Cut it in half and no one would notice

As we wait for Stephen Harper to appoint a new cabinet, it is worth recalling a point I’ve made before: we have, and will continue to have unless he does something surprising, the largest cabinet in the democratic world. Or at least among the major developed democracies: apparently Nigeria is threatening to beat us.

Harper’s last cabinet had 38 members: 27 ministers, plus 11 ministers of state. (In Canada these are considered full members of Cabinet: there is no longer any effective difference between Cabinet and the ministry. It was indeed Harper who erased the distinction in October 2008, when he converted what were previously secretaries of state to ministers of state.)

The US Cabinet currently contains 16 members, including the Vice-President. There are, in addition, six “cabinet-level officers,” none of whom has executive responsibility for any department.

The British Cabinet consists of 23 ministers (one of whom is unpaid), including the Prime Minister. Five other officials “attend cabinet meetings,” but are not considered full members of cabinet. Neither is the Attorney General, although he sometimes attends.

Some other cabinets of note:

Germany : 16 ministers, including the Chancellor.

Japan : 17 ministers, including the Prime Minister.

France : 16 full ministers, including the Prime Minister, plus 7 “ministres auprès d’un ministre” and 8 secretaries of state.

Italy : 25 ministers, including the Prime Minister. 13 have departmental responsibility; 11 are ministers without portfolio.

Australia : 20 ministers, including the Prime Minister.

New Zealand : 20 ministers, including the Prime Minister, plus 8 ministers outside cabinet, some from supporting parties in the coalition.

CODA: Harper does not preside, however, over the largest cabinet in Canadian history. That honour goes to Brian Mulroney, by a whisker: at its largest, his was 39. That’s more than Macdonald (15 at the most), Laurier (17), King (20) Diefenbaker (24), Pearson (28), or even Trudeau (37 by the end, but fewer than 30 for most of his time in office) somehow struggled by on.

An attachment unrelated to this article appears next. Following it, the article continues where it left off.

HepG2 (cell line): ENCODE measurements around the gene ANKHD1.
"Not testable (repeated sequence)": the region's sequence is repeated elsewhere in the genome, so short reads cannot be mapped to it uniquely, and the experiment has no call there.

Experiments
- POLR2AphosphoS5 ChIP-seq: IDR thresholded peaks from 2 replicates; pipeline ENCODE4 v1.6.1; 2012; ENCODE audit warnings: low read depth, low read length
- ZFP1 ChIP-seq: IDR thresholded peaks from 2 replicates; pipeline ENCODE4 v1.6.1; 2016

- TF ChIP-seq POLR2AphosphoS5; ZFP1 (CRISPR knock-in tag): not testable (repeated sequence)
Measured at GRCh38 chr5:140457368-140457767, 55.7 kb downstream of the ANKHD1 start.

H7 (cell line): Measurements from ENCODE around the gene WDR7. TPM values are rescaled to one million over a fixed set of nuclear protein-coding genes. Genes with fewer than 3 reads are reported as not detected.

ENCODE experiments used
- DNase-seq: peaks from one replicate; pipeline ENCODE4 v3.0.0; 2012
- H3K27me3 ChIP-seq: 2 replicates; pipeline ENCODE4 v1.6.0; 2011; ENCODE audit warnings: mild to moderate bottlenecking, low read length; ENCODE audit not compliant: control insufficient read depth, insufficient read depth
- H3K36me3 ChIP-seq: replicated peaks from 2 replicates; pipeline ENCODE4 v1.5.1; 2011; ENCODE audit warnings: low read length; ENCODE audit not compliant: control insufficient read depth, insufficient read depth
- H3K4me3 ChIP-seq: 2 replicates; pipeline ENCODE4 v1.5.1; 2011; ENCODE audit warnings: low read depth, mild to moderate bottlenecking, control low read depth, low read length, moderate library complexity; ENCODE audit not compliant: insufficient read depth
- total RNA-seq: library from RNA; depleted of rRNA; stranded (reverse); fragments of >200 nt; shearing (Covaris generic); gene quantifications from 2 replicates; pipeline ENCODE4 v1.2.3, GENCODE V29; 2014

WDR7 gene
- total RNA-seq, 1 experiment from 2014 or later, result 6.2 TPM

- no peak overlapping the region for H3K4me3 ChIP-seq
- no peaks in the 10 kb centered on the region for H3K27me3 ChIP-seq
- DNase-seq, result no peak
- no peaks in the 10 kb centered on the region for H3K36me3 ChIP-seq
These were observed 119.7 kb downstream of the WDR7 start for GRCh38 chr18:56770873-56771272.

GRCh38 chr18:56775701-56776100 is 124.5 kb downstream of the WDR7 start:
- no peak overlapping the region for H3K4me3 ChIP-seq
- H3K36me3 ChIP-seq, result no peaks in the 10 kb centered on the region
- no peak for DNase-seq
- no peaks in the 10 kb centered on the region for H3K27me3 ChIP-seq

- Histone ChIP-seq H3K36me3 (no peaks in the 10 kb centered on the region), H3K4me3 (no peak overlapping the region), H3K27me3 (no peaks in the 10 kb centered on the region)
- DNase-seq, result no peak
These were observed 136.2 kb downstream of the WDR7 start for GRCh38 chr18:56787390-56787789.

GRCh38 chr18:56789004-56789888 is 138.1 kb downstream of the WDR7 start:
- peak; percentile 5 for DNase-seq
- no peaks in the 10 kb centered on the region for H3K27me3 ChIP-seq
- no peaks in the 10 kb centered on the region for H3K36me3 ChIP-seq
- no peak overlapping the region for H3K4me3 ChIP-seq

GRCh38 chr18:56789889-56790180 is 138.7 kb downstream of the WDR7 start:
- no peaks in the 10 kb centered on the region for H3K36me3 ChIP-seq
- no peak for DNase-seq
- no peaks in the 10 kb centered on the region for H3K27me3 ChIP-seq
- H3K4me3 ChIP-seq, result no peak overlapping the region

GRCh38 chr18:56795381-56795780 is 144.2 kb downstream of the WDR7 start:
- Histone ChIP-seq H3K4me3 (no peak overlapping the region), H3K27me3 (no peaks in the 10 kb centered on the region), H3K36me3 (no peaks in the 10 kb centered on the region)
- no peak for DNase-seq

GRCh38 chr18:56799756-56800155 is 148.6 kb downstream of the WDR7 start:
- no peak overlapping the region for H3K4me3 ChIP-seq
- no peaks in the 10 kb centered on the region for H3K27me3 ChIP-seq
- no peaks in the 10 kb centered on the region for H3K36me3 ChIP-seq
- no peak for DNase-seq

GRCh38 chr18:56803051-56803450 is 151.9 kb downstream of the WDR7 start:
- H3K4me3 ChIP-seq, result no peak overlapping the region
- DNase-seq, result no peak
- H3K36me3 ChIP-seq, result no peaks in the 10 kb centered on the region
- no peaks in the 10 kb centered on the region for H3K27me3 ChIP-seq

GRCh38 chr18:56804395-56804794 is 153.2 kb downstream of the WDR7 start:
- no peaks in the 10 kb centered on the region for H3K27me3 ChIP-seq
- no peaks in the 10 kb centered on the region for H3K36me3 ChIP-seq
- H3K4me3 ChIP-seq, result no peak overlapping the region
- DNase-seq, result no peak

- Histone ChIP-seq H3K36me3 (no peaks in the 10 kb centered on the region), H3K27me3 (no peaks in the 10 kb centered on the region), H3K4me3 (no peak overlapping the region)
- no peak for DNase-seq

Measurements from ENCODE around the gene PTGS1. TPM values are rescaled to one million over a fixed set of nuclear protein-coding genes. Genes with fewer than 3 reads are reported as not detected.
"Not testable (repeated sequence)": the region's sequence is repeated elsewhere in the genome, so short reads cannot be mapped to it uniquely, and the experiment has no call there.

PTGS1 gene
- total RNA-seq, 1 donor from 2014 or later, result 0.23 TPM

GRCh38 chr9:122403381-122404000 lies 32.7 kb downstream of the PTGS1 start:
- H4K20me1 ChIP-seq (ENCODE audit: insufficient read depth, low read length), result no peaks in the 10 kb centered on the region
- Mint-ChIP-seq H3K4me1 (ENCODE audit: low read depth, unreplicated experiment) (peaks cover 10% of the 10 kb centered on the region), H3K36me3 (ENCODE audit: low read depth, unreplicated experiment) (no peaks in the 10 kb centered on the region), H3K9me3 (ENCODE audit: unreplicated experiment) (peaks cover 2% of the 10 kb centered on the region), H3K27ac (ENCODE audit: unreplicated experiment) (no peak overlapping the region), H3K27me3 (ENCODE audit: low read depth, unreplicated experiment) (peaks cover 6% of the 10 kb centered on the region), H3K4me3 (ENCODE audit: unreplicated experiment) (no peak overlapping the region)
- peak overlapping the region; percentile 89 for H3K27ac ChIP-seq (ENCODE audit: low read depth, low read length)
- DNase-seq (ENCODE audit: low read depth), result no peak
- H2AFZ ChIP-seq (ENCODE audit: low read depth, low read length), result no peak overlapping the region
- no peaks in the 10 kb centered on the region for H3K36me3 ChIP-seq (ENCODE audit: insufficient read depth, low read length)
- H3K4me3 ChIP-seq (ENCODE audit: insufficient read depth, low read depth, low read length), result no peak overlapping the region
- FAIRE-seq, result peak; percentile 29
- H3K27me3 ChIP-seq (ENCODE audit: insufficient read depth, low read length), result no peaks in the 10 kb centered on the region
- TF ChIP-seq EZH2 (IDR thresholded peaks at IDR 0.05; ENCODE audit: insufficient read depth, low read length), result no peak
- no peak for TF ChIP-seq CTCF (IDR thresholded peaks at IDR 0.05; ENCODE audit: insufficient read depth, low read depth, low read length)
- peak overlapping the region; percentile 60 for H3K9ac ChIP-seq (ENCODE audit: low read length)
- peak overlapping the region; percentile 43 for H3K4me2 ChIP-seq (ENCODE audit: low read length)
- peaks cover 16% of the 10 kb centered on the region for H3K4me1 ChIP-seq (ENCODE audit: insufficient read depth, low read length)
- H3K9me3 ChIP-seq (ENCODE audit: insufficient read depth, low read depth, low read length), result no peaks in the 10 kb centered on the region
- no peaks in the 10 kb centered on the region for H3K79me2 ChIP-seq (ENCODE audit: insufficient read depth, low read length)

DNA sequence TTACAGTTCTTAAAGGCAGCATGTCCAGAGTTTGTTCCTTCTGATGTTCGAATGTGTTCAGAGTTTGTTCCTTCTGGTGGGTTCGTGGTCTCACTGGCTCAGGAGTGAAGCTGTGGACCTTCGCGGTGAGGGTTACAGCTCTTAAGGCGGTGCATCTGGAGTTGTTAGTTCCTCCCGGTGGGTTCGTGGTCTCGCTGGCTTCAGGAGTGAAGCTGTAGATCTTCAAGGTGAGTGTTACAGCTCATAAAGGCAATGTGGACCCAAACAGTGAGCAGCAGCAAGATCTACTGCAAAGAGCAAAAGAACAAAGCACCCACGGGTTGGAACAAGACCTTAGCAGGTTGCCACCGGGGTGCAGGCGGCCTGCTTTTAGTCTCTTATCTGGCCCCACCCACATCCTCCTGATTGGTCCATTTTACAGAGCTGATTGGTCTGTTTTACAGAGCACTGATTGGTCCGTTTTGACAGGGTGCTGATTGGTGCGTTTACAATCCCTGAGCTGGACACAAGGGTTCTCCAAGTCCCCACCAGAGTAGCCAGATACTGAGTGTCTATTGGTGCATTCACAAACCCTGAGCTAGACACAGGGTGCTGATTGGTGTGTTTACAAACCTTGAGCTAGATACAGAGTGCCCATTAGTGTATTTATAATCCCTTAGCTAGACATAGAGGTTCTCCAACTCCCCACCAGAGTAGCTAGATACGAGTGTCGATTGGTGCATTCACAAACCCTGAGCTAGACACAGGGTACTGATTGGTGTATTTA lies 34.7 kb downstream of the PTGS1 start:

SPECIAL BONUS PAK: Here’s what a slimmed-down cabinet could look like (revised from earlier version):

  • Prime Minister
  • Justice/ Attorney General
  • Public Safety/Solicitor General
  • Defence (inc Veterans)
  • Foreign Affairs & Trade
  • Intergovernmental Affairs
  • Aboriginal Affairs
  • Immigration
  • Finance (inc. Revenue, Treasury Board, Financial Services)
  • Industry
  • Resources (inc. Energy, Mining, Forestry, Fisheries, Agriculture)
  • Infrastructure (inc Transportation, Telecoms, Public Works)
  • Environment & Public Health
  • Work & Incomes (inc Labour, Training, Unemployment Insurance, Income Assistance, Pensions)

There’s also:

  • Government House Leader
  • Senate Leader

but strictly speaking these aren’t supposed to be cabinet posts. But even if they were, you’d still come in well under 20. And even if you split up the Resources and Infrastructure portfolios into two or three departments each, you’re barely at it.

BUT WAIT THERE”S MORE: I notice that Australia combines “Agriculture, Fisheries and Forestry” in one post, “Resources and Energy” in another. Japan also combines Farming, Fishing & Forests under one minister, while France does the first two.




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Cut it in half and no one would notice

  1. Well, the difference between Canada and the rest of the democratic world is the purpose that the cabinet serves. In Canada a cabinet post is a way for the PM to give $50,000 extra to an MP as a bonus. In the rest of the democratic world cabinet shares the responsibility for governing the country. 

  2. Which ones would you eliminate?